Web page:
A global effort to fight resistant pathogens
The German Federal Ministry of Education and Researc h is joining forces with international partners in a new initiative to promote research into antimicrobial resistance (AMR). The aim is to fight pathogens that have become resistant to existing antibiotics. The starting signal for the Global Antimicrobial Resistance Research and Development Hub, or Global AMR R&D Hub for short, will be given on 22 May 2018 , coinciding with the meeting of the World Health Assembly in Geneva.
In the words of Federal Research Minister Anja Karliczek: "We urgently need new drugs, particularly antibiotics, in the fight against infectious diseases in order to protect the health and lives of people around the world. Resources need to be used more ef fectively in order to develop more new treatments, diagnostics and prevention measures for resistant pathogens. We will therefore strengthen and improve the coordination of our research on antimicrobial resistance at the national and international level."
The German Federal Government has led the establishment of the Global AMR R&D Hub: Under the German Presidency, the G20 Heads of State and Government resolved in the summer of 2017 to intensify global cooperation in the fight against AMR. The Federal Res earch Ministry subsequently proposed plans for the Global AMR R&D Hub and supported its establishment. Initially, the secretariat of the Global AMR R&D Hub will be based in Berlin, at the German Center for Infection Research (DZIF).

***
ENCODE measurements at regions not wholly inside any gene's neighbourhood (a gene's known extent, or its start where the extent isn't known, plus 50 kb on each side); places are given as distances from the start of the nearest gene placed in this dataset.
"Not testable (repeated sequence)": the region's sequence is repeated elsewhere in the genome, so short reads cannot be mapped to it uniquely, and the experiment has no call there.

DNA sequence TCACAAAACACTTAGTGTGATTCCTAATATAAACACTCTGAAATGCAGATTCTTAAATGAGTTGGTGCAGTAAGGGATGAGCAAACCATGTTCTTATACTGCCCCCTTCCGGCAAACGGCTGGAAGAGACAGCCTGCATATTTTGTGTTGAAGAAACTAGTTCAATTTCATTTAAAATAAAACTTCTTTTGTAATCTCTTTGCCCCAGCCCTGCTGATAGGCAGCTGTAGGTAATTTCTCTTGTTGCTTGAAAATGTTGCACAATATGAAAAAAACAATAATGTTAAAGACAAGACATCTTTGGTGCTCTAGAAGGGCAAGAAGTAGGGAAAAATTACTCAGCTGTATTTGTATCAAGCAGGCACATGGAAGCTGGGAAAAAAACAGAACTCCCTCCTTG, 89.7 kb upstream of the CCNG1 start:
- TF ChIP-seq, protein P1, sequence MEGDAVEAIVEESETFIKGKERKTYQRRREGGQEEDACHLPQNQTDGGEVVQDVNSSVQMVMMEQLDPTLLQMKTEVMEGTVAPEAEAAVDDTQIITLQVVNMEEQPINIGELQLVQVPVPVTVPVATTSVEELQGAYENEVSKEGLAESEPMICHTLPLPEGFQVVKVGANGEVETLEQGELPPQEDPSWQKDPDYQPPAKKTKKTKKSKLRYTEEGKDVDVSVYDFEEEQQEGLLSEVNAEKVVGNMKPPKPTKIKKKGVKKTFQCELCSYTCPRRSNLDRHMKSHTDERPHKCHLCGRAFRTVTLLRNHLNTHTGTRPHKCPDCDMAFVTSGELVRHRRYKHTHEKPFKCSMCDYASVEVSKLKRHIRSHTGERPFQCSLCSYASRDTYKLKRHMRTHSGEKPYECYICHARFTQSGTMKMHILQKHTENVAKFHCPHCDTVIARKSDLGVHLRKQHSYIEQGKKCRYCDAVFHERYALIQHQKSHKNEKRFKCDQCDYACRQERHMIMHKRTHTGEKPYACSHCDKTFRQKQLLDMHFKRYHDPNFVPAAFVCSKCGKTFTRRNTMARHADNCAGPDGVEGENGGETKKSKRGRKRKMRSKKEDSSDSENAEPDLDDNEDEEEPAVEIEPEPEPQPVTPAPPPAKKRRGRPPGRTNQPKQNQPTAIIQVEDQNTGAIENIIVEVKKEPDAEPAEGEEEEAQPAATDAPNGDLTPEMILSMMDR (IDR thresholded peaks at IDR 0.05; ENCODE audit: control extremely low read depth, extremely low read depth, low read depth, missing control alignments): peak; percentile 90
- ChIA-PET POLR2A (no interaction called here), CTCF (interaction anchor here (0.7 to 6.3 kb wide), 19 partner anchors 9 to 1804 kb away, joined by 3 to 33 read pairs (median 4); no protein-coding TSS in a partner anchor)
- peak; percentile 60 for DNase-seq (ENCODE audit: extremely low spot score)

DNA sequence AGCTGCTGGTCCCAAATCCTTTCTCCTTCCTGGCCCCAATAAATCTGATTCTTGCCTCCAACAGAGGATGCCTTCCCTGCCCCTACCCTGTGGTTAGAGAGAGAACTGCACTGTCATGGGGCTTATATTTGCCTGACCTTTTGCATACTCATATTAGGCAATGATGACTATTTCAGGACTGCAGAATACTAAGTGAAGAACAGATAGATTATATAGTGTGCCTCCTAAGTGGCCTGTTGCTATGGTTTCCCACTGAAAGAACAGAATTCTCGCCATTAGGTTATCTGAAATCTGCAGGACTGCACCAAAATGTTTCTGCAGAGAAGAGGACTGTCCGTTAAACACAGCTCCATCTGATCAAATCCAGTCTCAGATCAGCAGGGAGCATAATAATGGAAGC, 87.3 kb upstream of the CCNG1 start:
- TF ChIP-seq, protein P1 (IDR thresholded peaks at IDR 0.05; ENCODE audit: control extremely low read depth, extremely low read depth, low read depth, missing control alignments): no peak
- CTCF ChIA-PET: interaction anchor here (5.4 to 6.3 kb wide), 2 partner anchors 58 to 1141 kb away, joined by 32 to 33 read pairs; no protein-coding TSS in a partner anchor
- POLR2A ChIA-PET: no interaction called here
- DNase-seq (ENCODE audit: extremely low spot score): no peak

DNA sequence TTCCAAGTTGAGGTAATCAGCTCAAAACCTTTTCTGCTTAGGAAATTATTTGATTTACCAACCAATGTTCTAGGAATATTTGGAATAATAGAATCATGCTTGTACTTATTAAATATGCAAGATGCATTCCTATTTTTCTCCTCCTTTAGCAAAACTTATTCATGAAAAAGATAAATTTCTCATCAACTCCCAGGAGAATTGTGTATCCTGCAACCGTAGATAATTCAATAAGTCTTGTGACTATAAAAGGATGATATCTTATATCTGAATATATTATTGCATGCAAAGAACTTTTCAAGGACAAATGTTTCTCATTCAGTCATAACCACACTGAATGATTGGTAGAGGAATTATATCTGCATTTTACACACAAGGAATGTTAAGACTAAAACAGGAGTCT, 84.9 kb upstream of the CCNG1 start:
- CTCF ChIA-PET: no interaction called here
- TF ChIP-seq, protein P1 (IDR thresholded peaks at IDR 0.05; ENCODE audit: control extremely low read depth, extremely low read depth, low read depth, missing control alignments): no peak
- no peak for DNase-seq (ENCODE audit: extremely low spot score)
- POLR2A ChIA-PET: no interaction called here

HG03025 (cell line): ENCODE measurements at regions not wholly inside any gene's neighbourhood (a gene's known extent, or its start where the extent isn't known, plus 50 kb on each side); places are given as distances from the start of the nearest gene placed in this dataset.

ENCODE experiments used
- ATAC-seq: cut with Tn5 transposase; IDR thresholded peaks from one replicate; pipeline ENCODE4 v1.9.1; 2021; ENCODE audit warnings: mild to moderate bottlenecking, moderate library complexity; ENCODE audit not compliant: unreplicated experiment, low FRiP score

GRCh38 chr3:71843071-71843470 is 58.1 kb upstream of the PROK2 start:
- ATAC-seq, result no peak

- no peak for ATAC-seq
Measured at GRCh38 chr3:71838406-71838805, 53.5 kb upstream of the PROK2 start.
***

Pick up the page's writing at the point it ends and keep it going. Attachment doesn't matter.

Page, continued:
The Global AMR R&D Hub currently counts 18 members, including countries such as Russia, China, the United States and France and organizations such as the Bill & Melinda Gates Foundation, the Wellcome Trust and the European Commission. Representatives of the members will meet on a regular basis to identify important research and development tasks and coordinate the employment of resources. The aim is to provide more effective funding for research and development of new treatments and diagnostics for resistant pathogens. A further aspect is how to enable as many people as possible to benefit from these new developments. Members are meeting with representatives of governments and international organizations in Geneva for today's launch of the Global AMR R&D Hub.
The aim is to recruit new members and use synergies by involving other important players. The inappropriate use of antibiotics has resulted in more and more bacterial strains developing resistance over the last few decades - with fatal consequences: According to World Health Organization estimates, around 25,000 people die each year from AMR infections in Europe alone. The research and development of new antibiotics which are also effective against resistant pathogens is complex and offers the pharmaceuticals industry little economic incentive. As a result, no innovative new antibiotic has been brought onto the market in the last thirty years or so. There is currently little sign of innovative breakthroughs in the pipeline. Public research funding is therefore of particular importance in the fight against antimicrobial resistance. Furthermore, targeted measures need to be taken to increas e the commitment of the pharmaceuticals industry. In the words of Minister Karliczek: "We must ensure that urgently needed research takes place, particularly in a field where there is little promise of high profits. The BMBF will therefore provide up to 500 million euros over the next ten years to fund research to combat antimicrobial resistance."